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Cavoli Riscaldati

I made my ex-husband a playlist.

Music has always been a huge part of our relationship. I met him (see the photo above) when he was on tour with his rock band of more than a decade, Marah. Our first conversation that sultry summer night involved, among dozens of other discussions, an exchange of musical tastes that were similar but different enough to make the conversation exciting without the soul-destroying horror of learning this sexy human before you deeply appreciates all things Celine Dion.

August 11, 2004. Technically, the 11th had probably dissolved into the 12th as the gig he had just ceremoniously finished by writhing on the floor with his guitar—to my great delight—had stretched well into the steamy Salt Lake City night.

We had begun the first of hundreds of exhilarating conversations while sitting at the bar after the show. It was an intense meeting and if there is such a thing as love at first sight (there isn’t), it happened to us. Instantaneous fireworks, electricity crackling around us as we talked and the world receded.

Several hours later we found ourselves parked at his hotel, ensconced in the cocoon of my forest green Dodge Durango, discussing all things large and small, important and silly, while shy fingers flirted. Twining and untwining nervously as we laid ourselves bare.

Eventually the usual musical conversation all new acquaintances find themselves engaged in at the dawn of the relationship (ours took place at the actual dawn of a hot August morning) took shape: What kind of music do you like? What’s your favorite song right now? What was your favorite song when you were 16? I remember asking him if he could choose just one album to define himself, an album that means the most to him or helped shape who he is as a musician and a person, which one would he pick?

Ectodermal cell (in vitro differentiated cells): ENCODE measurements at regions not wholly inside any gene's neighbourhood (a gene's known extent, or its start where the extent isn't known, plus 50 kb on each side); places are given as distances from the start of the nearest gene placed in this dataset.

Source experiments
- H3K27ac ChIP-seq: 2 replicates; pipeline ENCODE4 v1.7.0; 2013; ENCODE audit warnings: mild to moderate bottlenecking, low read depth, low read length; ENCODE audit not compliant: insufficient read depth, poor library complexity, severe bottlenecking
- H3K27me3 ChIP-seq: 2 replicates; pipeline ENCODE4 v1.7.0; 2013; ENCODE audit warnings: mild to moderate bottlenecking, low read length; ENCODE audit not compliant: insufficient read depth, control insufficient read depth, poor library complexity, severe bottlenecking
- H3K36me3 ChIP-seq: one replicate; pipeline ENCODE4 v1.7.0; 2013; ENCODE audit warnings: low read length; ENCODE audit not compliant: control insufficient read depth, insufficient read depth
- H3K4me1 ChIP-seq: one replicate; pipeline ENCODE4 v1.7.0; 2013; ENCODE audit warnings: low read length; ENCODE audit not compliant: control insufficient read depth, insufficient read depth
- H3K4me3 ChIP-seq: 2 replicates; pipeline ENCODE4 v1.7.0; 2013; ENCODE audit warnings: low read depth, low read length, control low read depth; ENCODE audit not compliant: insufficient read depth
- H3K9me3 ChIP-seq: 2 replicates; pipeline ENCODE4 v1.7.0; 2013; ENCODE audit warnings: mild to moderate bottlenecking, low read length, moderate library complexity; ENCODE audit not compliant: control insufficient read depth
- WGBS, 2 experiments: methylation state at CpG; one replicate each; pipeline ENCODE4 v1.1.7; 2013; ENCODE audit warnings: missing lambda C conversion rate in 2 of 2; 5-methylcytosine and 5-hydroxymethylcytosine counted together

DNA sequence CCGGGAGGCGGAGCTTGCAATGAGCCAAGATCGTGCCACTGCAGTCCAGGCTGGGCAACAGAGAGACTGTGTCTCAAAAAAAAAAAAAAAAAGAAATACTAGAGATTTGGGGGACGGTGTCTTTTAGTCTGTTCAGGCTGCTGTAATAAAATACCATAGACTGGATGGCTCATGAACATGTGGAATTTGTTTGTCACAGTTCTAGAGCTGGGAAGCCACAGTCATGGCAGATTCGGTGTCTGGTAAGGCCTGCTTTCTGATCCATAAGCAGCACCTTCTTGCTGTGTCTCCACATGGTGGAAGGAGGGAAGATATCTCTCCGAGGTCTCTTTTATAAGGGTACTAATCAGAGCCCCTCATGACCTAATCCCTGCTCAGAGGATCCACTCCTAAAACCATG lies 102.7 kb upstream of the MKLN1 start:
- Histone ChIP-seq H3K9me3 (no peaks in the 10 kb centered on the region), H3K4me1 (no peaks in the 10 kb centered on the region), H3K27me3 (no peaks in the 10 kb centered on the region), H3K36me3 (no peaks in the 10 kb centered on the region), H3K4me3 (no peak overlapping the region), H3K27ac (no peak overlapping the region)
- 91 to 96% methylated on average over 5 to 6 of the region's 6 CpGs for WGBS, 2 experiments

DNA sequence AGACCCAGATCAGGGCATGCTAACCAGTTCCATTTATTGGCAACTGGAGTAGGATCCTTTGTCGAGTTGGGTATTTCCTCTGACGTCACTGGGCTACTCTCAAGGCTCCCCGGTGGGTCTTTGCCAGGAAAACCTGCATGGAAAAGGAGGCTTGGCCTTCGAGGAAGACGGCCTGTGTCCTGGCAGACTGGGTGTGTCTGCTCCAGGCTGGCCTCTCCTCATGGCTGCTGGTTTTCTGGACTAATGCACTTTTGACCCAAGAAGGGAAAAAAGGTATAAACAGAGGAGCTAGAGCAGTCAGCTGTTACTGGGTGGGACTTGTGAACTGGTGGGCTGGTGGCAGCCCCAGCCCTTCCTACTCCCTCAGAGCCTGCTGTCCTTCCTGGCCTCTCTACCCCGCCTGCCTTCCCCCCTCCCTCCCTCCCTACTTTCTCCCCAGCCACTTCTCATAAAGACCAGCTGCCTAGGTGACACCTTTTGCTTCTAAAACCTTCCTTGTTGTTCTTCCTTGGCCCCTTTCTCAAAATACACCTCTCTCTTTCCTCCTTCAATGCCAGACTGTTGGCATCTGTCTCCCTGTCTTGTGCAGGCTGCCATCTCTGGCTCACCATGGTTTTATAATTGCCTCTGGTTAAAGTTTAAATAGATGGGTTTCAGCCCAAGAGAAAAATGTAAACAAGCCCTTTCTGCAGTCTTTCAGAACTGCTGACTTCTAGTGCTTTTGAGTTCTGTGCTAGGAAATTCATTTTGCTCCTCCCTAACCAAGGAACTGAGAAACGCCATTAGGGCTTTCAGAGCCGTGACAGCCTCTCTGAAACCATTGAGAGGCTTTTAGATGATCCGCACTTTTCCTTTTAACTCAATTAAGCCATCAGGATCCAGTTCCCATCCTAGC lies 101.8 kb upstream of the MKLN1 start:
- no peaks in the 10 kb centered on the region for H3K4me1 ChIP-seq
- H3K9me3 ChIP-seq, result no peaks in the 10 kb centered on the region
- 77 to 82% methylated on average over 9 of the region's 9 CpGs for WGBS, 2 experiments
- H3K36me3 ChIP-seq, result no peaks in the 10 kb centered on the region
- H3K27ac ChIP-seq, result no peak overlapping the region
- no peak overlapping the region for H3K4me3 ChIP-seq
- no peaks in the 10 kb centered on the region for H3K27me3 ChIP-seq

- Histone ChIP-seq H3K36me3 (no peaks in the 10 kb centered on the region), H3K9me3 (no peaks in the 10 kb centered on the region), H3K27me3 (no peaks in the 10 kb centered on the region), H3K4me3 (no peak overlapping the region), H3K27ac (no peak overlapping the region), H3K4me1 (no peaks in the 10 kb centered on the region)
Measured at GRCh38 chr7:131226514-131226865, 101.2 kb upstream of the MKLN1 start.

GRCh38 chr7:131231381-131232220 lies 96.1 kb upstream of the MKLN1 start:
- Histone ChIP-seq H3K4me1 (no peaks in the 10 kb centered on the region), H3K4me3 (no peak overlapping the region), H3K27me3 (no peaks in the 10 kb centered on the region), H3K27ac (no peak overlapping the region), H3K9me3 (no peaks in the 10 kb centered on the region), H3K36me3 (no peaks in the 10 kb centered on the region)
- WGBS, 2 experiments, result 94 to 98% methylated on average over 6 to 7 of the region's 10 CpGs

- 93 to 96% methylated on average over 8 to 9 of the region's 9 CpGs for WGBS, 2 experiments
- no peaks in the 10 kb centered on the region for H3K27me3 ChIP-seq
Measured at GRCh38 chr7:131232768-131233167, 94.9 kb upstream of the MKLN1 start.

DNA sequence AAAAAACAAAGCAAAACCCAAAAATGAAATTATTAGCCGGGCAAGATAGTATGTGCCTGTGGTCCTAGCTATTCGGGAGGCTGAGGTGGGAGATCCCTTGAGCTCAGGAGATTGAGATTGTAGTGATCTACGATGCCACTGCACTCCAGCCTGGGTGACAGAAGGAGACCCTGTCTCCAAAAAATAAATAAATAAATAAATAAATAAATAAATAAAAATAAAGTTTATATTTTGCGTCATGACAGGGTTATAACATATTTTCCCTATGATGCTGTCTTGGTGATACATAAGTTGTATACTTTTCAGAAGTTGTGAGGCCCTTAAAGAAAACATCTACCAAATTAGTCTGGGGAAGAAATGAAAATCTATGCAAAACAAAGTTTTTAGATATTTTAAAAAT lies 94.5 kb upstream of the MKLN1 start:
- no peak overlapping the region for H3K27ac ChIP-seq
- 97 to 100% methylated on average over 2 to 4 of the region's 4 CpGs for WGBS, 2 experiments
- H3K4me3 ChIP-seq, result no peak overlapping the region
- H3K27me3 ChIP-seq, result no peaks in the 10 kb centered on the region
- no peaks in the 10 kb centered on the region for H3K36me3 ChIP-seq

Without hesitation, he said Springsteen’s "Darkness on the Edge of Town." He went on to explain why and then requested the same information of me. "Wilco. 'Yankee Hotel Foxtrot,'" I replied. It was and still is a defining album for me, which is retrospectively ironic considering the course our marriage would eventually take.

"Yankee Hotel Foxtrot" is a legendary album, gorgeously summarized by Spencer Kornhaber for The Atlantic as a collection of songs about “how hard it is to communicate honestly with self-conscious, afraid-to-be-honest evasiveness.” About lead singer Jeff Tweedy; “He holds affection, but is too shy, vulnerable, or drugged out to communicate it. So he signals. It comes out all wrong. And the distance between himself and the person he loves just gets wider.”

A tragically beautiful description that could, no doubt, double as a stunningly accurate account of the demise of our marriage. The first track is fittingly called "I Am Trying To Break Your Heart" and contains lyrics like, “I'd always thought that if I held you tightly, you'd always love me like you did back then.”

The day after we met, Serge rolled out beneath the hot noon sun and continued his tour with his band. Seattle was the next city he texted me from.

“What does a girl do on a lazy summer Saturday in Salt Lake City?” He wanted to know.